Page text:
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On February 5, 2023 I will celebrate my 70th birthday. Yay! As I do every year during this birthday month, I run a campaign to raise money to support my work here at Behind The Black. I do not run ads. My only support comes from my readers, which leaves me utterly free to speak my mind openly about space, culture, and politics. Please consider supporting me in this work by giving either a one-time contribution or a regular subscription, in any one of the following ways:

 

1. Zelle: This is the only internet method that charges no fees. All you have to do is use the Zelle link at your internet bank and give my name and email address (zimmerman at nasw dot org). What you donate is what I get.

 

2. Donate through Gabpay, using my email address zimmerman @ nasw dot org.
 

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ESA maps out first launch schedule for new rockets

Capitalism in space? The European Space Agency (ESA) today laid out the development roadmap that will lead to the launch of two new rockets, the Vega-C being built by the Italian company Avio, and the Ariane 6 being built by ArianeGroup.

The Vega-C is a more powerful version of the Vega rocket, aimed at capturing the smaller satellite market. It maiden flight is now scheduled for June ’21.

The Ariane 6 is aimed at replacing the Ariane 5, Europe’s big workhorse rocket, but to do so at a lower cost. Its maiden flight is now set for the second quarter of ’22, a significant delay from the previously announced target date in ’21, which itself was a delay from the original late ’20 launch date.

Ariane 6 however has not succeeded in cutting costs enough to match its competitor SpaceX, and thus it continues to have trouble attracting customers, even among ESA’s partner nations that it is meant to serve. These issues have led to rumors that ESA is already looking to either significantly upgrade Ariane 6 (before it even flies), or replace it entirely wit a new re usable rocket.

Conscious Choice cover

Now available in hardback and paperback as well as ebook!

 

From the press release: In this ground-breaking new history of early America, historian Robert Zimmerman not only exposes the lie behind The New York Times 1619 Project that falsely claims slavery is central to the history of the United States, he also provides profound lessons about the nature of human societies, lessons important for Americans today as well as for all future settlers on Mars and elsewhere in space.

 
Conscious Choice: The origins of slavery in America and why it matters today and for our future in outer space, is a riveting page-turning story that documents how slavery slowly became pervasive in the southern British colonies of North America, colonies founded by a people and culture that not only did not allow slavery but in every way were hostile to the practice.  
Conscious Choice does more however. In telling the tragic history of the Virginia colony and the rise of slavery there, Zimmerman lays out the proper path for creating healthy societies in places like the Moon and Mars.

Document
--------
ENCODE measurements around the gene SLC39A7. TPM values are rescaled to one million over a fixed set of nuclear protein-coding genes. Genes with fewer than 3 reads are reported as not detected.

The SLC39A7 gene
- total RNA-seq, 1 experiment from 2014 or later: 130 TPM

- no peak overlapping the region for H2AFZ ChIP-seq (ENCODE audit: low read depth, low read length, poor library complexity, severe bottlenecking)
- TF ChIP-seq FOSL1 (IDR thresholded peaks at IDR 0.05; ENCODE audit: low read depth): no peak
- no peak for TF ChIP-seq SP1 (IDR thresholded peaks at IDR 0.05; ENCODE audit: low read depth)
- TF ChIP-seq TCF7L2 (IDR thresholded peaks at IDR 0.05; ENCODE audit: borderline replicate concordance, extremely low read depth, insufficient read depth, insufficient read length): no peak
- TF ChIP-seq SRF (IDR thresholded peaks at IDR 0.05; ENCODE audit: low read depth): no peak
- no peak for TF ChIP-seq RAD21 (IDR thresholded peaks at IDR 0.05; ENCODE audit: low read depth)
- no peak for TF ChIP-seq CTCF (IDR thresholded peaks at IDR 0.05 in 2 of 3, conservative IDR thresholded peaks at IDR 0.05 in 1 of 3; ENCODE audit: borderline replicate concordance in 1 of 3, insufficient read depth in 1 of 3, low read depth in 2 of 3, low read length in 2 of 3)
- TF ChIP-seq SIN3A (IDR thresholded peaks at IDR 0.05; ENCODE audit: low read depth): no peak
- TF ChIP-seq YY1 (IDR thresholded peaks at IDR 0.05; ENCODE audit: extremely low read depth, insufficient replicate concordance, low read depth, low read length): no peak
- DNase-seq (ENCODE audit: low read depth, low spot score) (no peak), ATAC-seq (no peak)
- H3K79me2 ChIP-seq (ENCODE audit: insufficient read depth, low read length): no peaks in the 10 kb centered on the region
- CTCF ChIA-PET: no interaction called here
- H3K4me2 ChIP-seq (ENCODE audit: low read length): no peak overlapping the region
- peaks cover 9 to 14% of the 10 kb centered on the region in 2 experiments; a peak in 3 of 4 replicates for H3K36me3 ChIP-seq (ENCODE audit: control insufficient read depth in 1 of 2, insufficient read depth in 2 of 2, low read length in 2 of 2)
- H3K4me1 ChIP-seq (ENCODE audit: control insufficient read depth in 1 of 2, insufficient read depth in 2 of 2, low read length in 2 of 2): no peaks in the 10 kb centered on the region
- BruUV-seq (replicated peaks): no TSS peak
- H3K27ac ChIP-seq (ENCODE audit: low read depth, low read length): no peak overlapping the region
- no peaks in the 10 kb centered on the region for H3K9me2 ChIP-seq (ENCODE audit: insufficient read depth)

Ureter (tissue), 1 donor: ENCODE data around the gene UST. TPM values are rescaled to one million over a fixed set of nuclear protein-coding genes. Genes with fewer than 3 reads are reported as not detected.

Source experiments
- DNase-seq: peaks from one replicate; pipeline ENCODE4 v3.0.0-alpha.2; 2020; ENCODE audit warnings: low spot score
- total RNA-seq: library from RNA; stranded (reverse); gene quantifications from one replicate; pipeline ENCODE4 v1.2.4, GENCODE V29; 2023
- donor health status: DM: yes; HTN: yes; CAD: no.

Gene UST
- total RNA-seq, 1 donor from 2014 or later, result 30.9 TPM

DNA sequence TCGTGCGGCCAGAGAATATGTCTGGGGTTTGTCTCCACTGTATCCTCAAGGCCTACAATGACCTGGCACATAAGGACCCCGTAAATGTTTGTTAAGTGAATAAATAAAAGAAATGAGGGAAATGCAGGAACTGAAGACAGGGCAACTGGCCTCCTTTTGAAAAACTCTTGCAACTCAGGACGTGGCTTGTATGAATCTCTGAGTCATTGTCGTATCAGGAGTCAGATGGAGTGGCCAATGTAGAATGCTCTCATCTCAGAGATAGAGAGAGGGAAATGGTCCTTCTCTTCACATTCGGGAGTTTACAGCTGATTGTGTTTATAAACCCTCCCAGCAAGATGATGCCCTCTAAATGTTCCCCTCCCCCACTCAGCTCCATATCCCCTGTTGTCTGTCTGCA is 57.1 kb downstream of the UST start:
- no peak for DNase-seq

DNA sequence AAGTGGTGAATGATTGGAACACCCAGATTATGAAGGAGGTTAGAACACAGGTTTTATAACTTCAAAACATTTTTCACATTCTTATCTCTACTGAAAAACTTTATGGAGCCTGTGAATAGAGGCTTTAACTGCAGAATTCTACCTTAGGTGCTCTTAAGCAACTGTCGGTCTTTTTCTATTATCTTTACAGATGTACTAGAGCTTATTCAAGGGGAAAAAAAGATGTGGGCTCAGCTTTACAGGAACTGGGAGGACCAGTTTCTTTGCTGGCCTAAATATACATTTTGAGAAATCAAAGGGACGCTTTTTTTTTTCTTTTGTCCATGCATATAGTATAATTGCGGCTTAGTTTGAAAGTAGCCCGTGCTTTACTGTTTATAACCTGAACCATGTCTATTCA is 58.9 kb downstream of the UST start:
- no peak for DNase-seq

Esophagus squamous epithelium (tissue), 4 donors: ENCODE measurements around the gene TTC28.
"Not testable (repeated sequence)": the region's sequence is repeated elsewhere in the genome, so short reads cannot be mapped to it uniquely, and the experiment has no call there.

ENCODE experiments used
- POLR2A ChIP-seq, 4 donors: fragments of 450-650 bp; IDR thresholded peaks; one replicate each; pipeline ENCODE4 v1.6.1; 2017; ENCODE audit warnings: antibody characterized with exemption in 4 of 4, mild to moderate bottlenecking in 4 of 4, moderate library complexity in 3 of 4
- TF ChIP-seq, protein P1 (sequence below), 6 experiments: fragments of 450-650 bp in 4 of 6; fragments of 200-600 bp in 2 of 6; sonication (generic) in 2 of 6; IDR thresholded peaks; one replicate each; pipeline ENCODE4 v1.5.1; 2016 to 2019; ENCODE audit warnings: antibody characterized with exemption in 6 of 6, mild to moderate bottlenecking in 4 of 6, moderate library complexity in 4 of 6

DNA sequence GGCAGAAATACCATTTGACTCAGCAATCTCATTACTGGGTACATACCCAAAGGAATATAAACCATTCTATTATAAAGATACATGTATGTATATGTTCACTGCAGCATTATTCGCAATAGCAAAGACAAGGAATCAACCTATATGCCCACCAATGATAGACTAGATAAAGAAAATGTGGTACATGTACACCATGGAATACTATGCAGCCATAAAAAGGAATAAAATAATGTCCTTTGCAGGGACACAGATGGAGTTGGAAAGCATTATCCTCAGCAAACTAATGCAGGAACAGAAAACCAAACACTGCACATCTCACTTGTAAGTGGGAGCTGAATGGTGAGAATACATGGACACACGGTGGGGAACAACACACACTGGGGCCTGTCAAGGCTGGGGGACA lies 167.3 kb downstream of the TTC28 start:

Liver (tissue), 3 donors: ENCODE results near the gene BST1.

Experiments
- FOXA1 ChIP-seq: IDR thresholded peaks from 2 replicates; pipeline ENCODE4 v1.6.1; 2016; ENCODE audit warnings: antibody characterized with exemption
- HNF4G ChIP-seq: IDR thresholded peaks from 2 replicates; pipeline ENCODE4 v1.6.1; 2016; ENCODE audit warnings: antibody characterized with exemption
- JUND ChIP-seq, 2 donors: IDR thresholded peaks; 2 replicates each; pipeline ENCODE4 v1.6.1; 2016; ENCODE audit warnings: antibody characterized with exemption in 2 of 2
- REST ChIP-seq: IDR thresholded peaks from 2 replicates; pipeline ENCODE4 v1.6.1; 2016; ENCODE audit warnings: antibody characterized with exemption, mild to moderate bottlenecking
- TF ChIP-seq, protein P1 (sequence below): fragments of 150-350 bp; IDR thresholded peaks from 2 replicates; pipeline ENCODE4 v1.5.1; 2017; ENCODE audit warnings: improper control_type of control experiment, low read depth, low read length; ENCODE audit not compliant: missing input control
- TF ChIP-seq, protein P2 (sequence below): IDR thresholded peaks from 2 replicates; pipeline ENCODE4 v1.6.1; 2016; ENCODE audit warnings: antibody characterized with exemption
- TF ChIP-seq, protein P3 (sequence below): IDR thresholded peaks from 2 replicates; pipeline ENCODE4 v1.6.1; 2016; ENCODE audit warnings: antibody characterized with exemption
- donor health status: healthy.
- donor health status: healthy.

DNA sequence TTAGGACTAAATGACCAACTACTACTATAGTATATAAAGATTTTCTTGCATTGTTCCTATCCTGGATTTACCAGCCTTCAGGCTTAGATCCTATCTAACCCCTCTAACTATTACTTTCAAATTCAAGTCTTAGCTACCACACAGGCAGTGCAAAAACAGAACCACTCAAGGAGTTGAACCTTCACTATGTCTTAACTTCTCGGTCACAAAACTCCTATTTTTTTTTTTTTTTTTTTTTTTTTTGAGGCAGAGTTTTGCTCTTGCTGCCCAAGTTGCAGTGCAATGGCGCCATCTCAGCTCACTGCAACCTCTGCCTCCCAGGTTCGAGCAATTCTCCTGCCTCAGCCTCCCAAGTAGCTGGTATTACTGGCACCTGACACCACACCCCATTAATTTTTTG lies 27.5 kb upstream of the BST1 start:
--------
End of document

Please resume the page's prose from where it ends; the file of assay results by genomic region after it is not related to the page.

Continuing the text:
“Zimmerman’s ground-breaking history provides every future generation the basic framework for establishing new societies on other worlds. We would be wise to heed what he says.” —Robert Zubrin, founder of founder of the Mars Society.

 

All editions are available at Amazon, Barnes & Noble, and all book vendors, with the ebook priced at $5.99 before discount. The ebook can also be purchased direct from my ebook publisher, ebookit, in which case you don't support the big tech companies and I get a bigger cut much sooner.

 

Autographed printed copies are also available at discount directly from me (hardback $24.95; paperback $14.95; Shipping cost for either: $5.00). Just email me at zimmerman @ nasw dot org.

One comment

  • Ian C.

    Considering the sorry history of Ariane 6, which is mostly political begging and blackmailing, they should scrap it and do the reusable thing. Though, after I’ve seen what they do in that regard (repeating stuff SpaceX abandoned early, but the bureaucrats like it because someone [i.e. SpaceX] already did something similar in the past so “it’s safe”), I fear they still don’t get it right. It’s not about bold technical decisions or focusing on the market, it’s about pleasing politicians and bureaucrats who decide over their budget.

    Couple years ago (2018?) I read what Ariane interns wrote about their time there. They called SpaceX’s launch vehicles unimpressive, old tech cardboard garbage cheaply glued together to capture the market, while Ariane was gold-plated, first-class engineering development where low prices never were the focus but innovation and perfection. I understand that this is the story they told (tell?) themselves to feel good about their work, but still…

    There are a couple of private launch startups in the EU. And while they began ambitious, most eventually jumped under ESA’s wings — with all the timid and costly technical decisions and slow development it brings with it. SpaceX is smart to keep government money and interference out of Starship’s development.

    John Gall (Systemantics author) described that mindset nicely: “The army is now fully prepared to fight the previous war.”

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